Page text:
(a)The Igiobe i.e. the house in which the deceased lived and died and usually, though not always, where he was buried automatically devolves on the eldest son,

(b)Custom enjoins the eldest son to accommodate all his brothers and sisters (subject to their good behavior) until they are able to build their own house and move out or (if a woman) until they get married;

(c)Where the deceased has other landed properties, these are distributed to the other children according to “Urho” in orders of seniority; i.e. according to the numbers of wives the male child taking precedence in each “Urho”. The eldest son is still entitled to a share of the remaining properties, if the initial sharing has gone round the “Urho”,

(d)All other moveable properties are similarly  distributed among all the children starting with the eldest son,

(e)It may happen that the most senior of the deceased person’s children is a female. In such case, while custom places all the responsibilities on the eldest son, and gives him all the precedence, it is permissible and expected by mutual agreement between the family elders and the children, for something reasonable to be given to the most senior of all the children, certainly not the Igiogbe,

(f)Once the estate of the deceased has been duly distributed among the children , the responsibility of the Okegbe and the extended family ceases ordinarily where the distribution is done, strictly according to custom and without any bias from the family elders, there should be no cause for quarrel among the children,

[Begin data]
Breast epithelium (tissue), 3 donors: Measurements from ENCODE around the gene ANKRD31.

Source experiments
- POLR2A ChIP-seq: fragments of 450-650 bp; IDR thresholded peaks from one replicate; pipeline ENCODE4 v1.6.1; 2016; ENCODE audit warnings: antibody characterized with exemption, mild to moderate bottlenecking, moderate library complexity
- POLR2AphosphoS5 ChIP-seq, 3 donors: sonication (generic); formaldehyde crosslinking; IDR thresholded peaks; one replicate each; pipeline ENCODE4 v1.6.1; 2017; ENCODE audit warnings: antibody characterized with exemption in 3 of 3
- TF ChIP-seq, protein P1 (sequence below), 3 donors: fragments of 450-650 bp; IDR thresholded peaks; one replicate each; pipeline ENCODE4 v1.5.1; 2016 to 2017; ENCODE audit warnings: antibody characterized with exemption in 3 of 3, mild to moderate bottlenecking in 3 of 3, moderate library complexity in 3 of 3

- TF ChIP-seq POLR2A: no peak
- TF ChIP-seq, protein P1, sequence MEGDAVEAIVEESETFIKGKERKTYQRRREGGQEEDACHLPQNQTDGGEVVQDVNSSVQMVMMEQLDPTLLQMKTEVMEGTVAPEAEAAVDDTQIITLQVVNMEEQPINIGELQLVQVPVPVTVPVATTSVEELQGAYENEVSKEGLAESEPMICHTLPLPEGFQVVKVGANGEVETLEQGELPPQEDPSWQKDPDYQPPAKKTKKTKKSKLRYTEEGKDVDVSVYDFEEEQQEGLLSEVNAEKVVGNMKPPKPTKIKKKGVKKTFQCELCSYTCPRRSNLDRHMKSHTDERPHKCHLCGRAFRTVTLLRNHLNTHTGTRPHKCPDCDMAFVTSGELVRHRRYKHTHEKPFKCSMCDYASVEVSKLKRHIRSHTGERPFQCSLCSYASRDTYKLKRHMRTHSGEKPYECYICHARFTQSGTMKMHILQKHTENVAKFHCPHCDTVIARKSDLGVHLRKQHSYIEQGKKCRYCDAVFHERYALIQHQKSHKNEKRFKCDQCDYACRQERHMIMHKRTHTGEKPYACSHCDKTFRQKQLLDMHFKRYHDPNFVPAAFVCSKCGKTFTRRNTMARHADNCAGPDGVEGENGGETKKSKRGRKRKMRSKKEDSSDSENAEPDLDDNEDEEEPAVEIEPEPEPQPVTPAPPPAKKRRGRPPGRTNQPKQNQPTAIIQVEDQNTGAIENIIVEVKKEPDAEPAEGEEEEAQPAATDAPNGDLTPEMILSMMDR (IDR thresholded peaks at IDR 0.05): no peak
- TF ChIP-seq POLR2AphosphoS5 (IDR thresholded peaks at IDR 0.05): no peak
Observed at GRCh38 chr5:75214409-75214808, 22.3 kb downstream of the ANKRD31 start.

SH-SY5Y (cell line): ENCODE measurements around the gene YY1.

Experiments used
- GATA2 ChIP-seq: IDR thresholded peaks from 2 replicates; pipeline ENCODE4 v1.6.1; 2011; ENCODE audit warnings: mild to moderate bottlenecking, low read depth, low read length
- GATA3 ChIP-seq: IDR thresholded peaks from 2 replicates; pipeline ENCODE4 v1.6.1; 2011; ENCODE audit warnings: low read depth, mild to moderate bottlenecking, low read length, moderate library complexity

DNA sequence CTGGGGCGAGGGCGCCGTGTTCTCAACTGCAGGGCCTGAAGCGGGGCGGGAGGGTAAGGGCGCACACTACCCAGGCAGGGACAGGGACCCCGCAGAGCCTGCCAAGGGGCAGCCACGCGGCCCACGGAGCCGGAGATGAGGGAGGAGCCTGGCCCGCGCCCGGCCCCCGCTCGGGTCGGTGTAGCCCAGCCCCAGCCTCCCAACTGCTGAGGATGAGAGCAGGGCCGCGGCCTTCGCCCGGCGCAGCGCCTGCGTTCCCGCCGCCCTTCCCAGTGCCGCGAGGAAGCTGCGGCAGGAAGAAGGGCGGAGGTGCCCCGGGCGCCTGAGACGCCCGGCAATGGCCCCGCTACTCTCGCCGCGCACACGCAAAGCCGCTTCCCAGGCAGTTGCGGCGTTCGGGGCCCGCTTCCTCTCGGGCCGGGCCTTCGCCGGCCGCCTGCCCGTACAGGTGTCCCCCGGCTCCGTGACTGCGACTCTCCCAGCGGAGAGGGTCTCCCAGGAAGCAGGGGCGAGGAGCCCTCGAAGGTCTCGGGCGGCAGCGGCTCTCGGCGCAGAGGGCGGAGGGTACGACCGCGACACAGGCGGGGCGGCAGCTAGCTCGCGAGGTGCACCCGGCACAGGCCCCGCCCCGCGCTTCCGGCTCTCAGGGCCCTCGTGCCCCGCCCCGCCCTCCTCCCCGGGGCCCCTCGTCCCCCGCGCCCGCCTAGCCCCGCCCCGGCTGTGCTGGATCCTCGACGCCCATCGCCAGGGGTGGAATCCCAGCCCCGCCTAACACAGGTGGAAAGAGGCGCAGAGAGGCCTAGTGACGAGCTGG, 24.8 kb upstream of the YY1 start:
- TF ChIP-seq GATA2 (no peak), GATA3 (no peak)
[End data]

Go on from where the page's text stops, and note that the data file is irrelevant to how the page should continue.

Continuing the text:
(g)There have been cases, which are permissible, where a deceased has one house with many rooms and such number of rooms have been shared among the children proportionally in order of seniority usually to bring the children together. This however, is subject to mutual agreement of all concerned i.e. the eldest son with the family eldest..."

Inheritance regarding hereditary traditional title holders

The eldest surviving son of a hereditary traditional title holder in Benin plays the main role, together with his brothers and sisters in the burial ceremony of his father. After the final burial ceremony of his father, called Ukomwen had been performed; the customs allows him to succeed to his father’s title. However, where the title holder had no male child to succeed to the hereditary title, his brother or any other male paternal relation of his, after due confirmation by the Oba succeeds to the title

The “Urho system” under Benin customary law of succession

Like in other part of the world, the Benin people indulge in polygamy. This practice somehow has been posing problems especially after the demise of the head of the family, as regards the sharing of his property, especially if he had more than his dwelling house, which is the Igiogbe this provokes the evolution of what is called “Urho System”
The Urho System under Benin customary law of succession and inheritance is recognizing another child of a separate stripe of the same man, and a principle to correct any wrong done in the course of distributing a Benin man’s estate,